So where do the two Gs come in, you ask? “The two Gs came around 1977 when I met Crazy Art Fullington and he said that I ought to be unique and spell it with two Gs and not one,” Buggs tells us. But most of the magazines wouldn’t print it right or even worse wouldn’t credit him at all for some of the work that showed up in their books. “Probably in the late ’80s, I started to enforce it and definitely when I met the other Bugs (from Arizona) there had to be a distinction.”
This was also around the time when lowriding in general was below the radar. Buggs was still doing those awesome paint jobs but there weren’t that many shows happening and the shows that were happening were out of town in places like San Diego, Bakersfield and northern California. So what’s Buggs’ take on the period of time? “Mini-trucks! Mini-trucks and Euros,” he replies. “A new generation of kids came along and bucked the lowrider tradition by relating to the here and now which were also their daily drivers.” Buggs also mentioned an incident at the Pomona Fairgrounds back in 1984 where a big brawl happened between the clubs, which pretty much put a damper on the show circuit for quite a while.
“Not until ’88 when Alberto Lopez took over Lowrider Magazine did lowriders rise up again and take notice,” Buggs says. “Everything picked back up and the communication gap was closed; no magazines meant that there was no source of communicating to the masses. LRM combined the trucks and the Euros with the traditional lowrider, which was a smart move. There was something for everyone to relate to in the book again.”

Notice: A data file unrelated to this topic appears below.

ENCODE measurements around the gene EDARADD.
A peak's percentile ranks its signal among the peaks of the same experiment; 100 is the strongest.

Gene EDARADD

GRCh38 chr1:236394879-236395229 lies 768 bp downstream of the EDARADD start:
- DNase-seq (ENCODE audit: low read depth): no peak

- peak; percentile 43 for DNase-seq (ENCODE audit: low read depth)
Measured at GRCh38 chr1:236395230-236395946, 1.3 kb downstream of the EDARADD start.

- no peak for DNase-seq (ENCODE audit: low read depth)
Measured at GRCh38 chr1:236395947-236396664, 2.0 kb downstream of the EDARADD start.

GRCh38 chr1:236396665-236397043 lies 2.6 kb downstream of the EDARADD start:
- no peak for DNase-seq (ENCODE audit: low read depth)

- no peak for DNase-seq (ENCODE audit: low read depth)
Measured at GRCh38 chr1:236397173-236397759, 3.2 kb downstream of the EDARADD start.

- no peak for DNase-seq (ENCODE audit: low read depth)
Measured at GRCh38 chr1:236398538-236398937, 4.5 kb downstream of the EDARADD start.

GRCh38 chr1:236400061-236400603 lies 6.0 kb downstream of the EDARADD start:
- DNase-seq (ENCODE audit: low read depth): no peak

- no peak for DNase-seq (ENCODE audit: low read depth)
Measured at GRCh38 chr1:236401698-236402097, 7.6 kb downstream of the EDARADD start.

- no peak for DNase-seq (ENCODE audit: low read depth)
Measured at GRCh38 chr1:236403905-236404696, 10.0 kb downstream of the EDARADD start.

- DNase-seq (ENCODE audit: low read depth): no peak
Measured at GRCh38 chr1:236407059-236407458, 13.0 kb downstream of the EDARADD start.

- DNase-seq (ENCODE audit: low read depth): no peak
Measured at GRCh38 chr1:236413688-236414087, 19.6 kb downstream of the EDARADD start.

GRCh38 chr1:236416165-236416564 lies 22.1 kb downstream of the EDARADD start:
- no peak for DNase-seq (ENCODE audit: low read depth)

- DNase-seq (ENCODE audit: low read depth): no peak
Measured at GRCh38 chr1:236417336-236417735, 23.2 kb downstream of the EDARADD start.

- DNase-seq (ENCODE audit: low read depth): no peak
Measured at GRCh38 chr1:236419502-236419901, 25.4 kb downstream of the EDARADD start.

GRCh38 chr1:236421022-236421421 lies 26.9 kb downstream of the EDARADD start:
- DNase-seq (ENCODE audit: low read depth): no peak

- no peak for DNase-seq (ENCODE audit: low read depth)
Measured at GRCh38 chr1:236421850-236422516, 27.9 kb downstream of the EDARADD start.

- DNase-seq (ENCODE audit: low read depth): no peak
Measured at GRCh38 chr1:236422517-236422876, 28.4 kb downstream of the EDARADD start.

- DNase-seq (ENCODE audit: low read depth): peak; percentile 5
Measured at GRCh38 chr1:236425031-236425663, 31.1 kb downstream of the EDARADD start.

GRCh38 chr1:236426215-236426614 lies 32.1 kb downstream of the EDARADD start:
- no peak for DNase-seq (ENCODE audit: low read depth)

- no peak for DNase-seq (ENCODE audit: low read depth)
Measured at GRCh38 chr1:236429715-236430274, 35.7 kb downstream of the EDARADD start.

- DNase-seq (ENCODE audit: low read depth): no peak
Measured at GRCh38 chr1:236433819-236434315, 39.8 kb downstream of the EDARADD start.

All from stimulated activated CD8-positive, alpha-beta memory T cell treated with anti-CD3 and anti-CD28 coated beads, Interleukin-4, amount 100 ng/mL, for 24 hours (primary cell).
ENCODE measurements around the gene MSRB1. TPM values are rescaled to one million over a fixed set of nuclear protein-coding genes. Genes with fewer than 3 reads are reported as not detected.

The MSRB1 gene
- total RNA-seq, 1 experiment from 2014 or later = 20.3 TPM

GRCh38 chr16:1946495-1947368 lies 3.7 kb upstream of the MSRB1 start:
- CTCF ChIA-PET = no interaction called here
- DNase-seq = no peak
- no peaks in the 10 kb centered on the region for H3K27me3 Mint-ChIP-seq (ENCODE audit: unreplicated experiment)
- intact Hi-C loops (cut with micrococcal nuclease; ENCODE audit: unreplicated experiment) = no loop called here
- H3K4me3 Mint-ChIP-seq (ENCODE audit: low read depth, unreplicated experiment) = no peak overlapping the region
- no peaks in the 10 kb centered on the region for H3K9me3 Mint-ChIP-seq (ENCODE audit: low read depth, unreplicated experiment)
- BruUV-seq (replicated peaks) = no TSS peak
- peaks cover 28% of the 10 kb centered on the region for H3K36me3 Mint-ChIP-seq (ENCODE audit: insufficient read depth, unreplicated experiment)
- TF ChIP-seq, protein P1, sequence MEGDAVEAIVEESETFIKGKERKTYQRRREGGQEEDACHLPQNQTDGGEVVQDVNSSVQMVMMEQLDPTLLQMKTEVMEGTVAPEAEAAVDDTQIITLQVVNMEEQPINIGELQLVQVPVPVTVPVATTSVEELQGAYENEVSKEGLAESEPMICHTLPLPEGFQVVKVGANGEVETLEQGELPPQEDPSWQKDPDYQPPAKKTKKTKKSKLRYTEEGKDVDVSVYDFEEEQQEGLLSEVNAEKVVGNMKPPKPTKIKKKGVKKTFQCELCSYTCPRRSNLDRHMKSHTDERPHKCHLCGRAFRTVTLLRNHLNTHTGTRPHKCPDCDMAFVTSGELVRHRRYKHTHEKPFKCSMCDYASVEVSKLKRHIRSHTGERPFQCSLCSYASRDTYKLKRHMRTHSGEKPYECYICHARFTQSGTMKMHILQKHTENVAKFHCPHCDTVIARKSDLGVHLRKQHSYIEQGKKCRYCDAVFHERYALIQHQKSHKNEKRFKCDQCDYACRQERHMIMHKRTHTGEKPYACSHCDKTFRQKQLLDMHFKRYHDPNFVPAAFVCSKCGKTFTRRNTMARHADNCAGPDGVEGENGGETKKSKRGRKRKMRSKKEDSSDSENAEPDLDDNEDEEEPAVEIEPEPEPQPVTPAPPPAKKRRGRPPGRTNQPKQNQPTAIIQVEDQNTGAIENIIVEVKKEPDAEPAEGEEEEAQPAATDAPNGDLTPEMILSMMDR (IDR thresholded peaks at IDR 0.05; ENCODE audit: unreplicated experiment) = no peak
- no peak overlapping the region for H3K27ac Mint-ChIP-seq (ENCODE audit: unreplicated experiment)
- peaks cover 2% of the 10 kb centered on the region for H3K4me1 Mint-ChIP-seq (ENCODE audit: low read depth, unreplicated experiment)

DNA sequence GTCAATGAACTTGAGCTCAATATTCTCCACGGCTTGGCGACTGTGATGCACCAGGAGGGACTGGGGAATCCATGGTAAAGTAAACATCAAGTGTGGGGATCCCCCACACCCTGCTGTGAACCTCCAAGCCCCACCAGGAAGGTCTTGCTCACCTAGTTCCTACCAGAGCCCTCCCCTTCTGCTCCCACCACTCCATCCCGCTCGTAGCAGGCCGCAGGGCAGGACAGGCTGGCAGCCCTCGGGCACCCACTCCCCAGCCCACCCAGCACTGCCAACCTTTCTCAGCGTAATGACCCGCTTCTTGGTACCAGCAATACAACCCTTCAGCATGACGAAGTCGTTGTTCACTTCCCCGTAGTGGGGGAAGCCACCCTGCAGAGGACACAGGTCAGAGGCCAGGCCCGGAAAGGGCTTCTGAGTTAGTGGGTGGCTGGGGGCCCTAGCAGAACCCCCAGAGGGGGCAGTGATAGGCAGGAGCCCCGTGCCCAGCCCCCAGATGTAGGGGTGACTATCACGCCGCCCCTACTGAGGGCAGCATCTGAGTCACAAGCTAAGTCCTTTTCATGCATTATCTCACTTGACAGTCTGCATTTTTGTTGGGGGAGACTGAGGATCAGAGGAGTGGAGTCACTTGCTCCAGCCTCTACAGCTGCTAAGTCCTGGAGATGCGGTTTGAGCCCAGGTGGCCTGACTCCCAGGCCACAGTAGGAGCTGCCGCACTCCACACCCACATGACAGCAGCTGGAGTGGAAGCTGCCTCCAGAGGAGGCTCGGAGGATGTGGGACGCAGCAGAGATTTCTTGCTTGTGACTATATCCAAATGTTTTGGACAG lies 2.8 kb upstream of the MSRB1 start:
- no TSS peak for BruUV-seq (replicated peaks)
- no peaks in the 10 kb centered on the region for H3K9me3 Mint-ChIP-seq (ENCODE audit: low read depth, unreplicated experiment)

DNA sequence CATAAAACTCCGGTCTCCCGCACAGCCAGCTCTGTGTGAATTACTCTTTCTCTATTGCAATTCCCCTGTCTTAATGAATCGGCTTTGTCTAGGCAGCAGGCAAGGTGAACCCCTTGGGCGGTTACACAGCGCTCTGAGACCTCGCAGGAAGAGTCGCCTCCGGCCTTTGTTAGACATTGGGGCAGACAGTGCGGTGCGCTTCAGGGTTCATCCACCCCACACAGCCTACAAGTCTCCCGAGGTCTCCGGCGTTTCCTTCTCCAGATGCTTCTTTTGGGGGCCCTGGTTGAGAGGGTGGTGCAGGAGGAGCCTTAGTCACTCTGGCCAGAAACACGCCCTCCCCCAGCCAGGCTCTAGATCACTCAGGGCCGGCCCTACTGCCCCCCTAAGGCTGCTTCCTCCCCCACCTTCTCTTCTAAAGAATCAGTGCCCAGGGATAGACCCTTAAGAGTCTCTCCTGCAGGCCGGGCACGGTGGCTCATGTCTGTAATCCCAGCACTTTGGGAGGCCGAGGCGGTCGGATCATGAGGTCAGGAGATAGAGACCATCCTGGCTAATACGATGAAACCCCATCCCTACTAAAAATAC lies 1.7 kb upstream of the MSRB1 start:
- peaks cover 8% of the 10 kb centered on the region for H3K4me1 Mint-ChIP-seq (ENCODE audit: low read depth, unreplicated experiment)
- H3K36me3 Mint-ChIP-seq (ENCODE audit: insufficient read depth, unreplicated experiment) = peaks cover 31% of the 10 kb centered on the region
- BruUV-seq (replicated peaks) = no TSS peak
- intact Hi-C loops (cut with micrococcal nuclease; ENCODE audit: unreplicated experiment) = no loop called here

For those of you who’ve actually had a chance to meet the man and see his work, you can see that there’s a certain amount of machismo that comes from Buggs as he tells you how it’s been for him these many years. Yes, there are the countless cars, bikes, trucks, boats and so forth; his work has been seen around the world several times over, sometimes getting credit in print but many times not. He’s even one of the architects that back in the ’70s regulated how lowriders should be judged on the show circuit. He’s been a show promoter since the mid-’70s and a diehard sports fan with his favorites being the Oakland Raiders, the USC Trojans and the venerable New York Yankees. He’s even had his son Ruben, Jr. help out on a few paints jobs, most recently on the April 2008 LRM cover car dubbed “Riviera Paradise.”